janet mundo renaI’m kind of a documentary film snob. This shouldn’t come as a surprise to my devout followers. At the core of this blog is a truth-seeking, information-obsessed critic who loves thought-provoking and controversial films. I really can’t get enough of them, but I’m usually terribly selective, and this sometimes makes or breaks my motivation to write a review.

I couldn’t wait to write this one.

American Commune is thought-provoking. It deals with controversial subjects (60s counterculture, etc.) It’s rich in all the characteristics a good documentary should possess, but it has something none of the others do: the power to completely disarm even the most ruthless film elitist of any and all criticism(s) within the first 10 minutes.

The Mundo sisters have brilliantly edited and narrated a haunting tale — their tale — of the intentional community; The Farm. The film is part biopic, part social documentary, and 100% affecting. For lack of a more eloquent way of expressing my emotions, I’ll just say this: I’m a fairly emotionally charged individual, but I can’t remember the last time I cried, sobbed, shook my head and wanted to hug everyone around me (and all at the same time), ever. American Commune is honest; it lacks the preachy, self-righteous, and sometimes obnoxiously impassioned point of view commonly found in the 21st cent. documentary, and sticks to what happened and why.

Just the facts.

In 1971, Nadine and Rena Mundo’s parents were among the 300 founding members of The Farm, a project led by Stephen Gaskin, and spouse (mother of “authentic midwifery”) Ina May Gaskin. The group (consisting of early 20-something “free love” seekers) travels from San Francisco to the outskirts of Nashville to set-up a completely sustainable community committed to spiritual living and self-sufficiency. The utopian socialist experiment thrived until 1985, when the farm’s income fell short of sustaining its survival. Interspersed among segments of stills, video footage and a powerfully quiet and humble narration, is the story of one family who struggles to interpret their identity among their prematurely chosen hippie existence.

American Commune is a well-researched (8 years, in fact) film that includes the use of carefully selected archival footage, as well as some enchanting 2D to 3D conversion of stills. The film triumphantly captures the enduring legacy of community.

And I personally can’t wait to see what the Mundo sisters will do next.

American Commune  just celebrated its East Coast Premiere at the 14th Annual Woodstock Film Festival.

Paul Rudd @ 14th Annual Woodstock Film Festival

Paul Rudd discusses working with Jack Nicholson.

Paul Rudd discusses working with Jack Nicholson.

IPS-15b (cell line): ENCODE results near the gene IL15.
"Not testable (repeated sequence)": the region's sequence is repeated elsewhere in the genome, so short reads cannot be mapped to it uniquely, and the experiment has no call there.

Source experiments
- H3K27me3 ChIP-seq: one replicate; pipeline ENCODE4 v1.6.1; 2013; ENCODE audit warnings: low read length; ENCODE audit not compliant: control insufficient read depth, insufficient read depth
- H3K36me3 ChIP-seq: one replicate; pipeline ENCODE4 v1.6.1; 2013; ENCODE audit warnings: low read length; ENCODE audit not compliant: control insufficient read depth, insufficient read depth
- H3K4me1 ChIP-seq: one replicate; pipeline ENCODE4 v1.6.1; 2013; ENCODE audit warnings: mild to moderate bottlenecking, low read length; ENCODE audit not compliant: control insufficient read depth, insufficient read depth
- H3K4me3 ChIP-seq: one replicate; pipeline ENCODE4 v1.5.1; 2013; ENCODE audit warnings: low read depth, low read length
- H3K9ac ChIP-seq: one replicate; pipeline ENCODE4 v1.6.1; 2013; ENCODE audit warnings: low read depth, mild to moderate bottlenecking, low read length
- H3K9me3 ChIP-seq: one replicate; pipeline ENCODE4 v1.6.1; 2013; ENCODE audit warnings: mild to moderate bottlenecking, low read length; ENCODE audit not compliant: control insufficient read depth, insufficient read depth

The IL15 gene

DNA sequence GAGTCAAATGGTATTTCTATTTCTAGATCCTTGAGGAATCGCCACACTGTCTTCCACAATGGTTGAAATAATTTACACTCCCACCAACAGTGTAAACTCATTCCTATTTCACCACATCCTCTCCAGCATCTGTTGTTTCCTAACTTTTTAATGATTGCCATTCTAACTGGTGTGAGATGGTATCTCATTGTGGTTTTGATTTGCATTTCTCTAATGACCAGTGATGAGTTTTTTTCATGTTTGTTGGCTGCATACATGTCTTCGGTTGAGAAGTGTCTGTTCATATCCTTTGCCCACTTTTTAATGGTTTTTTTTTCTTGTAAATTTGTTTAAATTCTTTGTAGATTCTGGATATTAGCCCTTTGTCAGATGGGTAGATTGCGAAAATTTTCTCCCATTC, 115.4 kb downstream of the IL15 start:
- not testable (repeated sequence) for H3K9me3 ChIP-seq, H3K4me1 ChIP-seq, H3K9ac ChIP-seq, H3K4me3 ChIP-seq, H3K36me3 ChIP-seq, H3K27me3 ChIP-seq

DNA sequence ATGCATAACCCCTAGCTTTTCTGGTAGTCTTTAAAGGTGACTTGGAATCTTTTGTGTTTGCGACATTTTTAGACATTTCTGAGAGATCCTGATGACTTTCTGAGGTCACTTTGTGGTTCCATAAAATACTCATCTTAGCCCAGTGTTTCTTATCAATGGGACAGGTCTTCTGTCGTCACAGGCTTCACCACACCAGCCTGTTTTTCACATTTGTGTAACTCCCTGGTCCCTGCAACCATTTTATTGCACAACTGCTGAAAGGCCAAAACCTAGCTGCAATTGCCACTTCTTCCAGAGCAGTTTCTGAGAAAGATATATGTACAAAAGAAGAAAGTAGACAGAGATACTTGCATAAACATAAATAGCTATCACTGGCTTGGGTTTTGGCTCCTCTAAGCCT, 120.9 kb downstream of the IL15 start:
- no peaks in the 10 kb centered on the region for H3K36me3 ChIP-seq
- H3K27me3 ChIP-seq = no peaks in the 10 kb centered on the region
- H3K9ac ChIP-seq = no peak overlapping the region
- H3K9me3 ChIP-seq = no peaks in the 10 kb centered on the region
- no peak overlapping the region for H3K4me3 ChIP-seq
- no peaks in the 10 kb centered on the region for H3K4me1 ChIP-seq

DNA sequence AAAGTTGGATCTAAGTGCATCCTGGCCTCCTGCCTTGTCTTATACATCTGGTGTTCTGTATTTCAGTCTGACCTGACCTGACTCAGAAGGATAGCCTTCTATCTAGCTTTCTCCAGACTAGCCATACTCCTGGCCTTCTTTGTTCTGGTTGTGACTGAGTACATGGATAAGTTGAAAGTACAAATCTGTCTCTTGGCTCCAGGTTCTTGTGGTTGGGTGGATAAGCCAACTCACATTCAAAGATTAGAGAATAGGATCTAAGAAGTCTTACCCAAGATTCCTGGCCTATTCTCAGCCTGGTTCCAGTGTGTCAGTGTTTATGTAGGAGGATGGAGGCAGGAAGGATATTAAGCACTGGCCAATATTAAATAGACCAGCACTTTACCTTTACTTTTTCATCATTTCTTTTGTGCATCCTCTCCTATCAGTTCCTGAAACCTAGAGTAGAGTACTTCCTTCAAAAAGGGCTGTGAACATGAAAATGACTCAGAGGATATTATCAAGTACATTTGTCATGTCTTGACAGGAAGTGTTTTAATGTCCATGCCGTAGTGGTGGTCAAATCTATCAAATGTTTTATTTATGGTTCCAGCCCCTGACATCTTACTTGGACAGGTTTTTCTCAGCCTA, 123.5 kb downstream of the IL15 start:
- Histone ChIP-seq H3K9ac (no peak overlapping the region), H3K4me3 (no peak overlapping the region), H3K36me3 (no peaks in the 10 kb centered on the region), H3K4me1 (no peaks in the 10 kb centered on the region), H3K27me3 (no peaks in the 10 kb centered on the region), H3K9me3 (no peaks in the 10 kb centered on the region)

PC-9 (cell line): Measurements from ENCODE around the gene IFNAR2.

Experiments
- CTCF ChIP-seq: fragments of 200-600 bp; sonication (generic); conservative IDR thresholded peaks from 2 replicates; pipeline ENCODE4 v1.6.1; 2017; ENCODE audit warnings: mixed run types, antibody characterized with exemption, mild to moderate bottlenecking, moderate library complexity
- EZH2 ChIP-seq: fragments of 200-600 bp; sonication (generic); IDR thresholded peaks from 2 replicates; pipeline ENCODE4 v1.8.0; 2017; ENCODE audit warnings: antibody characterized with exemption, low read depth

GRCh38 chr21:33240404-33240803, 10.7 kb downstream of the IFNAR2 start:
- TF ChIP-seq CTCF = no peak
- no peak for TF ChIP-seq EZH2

Paul Rudd does not want you to think he’s a nice guy.

He’s spent most of his career trying to develop an “edge”; something along the lines of a drug, drinking or attitude problem, is what he had in mind. (Perhaps something similar to his character from Our Idiot Brother?)

In true improv fashion, these are some of his opening thoughts, brought out by the easy-natured, casual interviewing style of WAMC’s Joe Donahue.

The audience chuckles, he flashes that irresistible guy-next-door grin, and we’re all reminded that he really is the sweetest man in show biz. As if we could forget.

The actor spoke in detail about his work on the upcoming cult comedy sequel, Anchorman 2; The Legend Continues, as well as his time working with the cast of Friends. He also let us in on a little known secret; he once wanted to study animation, not acting.

The interview proceeded without a hitch, until around the 30 minute mark when my smart phone decided to burst into full-blast ring mode. (It’s never on, by the way, so my apologies to Mr. Rudd and Mr. Donahue, as well as the WAMC staffers sitting at my left and videographers at my right.)  This wasn’t meant as a rash attempt to gain attention. If it had been, the ringtone would’ve been set to “Afternoon Delight,” or maybe even “Stars” from Les Mis.  And yes, audience members, now you know I lied about it being me.  Don’t worry; there’s a special place in Press Hell for people like me, right next to the paparazzi.

Here’s a quick clip of today’s Q & A panel at Kleinert/James Arts Center in Woodstock, NY. During this short segment, Paul talks about trying to impress David Letterman and his experience meeting Oprah.

Get a Job @ 2nd Annual Kingston Film Festival; A return to funny.

GetAJob-HawaiiTheatreThese days, an air of déjà vu can be found hanging over my head at the movies.

Not tonight.

True, the Hawaii-set comedy evokes “Dumb and Dumber,” and countless other Peter Farrelly movies, not to mention vintage screwball favorites like: “It’s a Mad, Mad World,” but it also has at its center a uniquely compelling narrative that captures the Hawaiian free spirit.

Get a Job, Hawaii’s first major motion picture comedy, is fresh and charming. It’s only “downfall” (if you want to call it that) is it’s lack of predictable and snarky catch phrases that the Apatov/Farrell funny factories continue to churn out. It’s comedy in the purest sense of the word; a return to funny as it was meant to be — without pretense.

I would like to thank Writer-director Brian Kohne, and actors Eric Gillom and Willie K for keeping it so very “feel good.”

Congrats on your East Coast Premiere!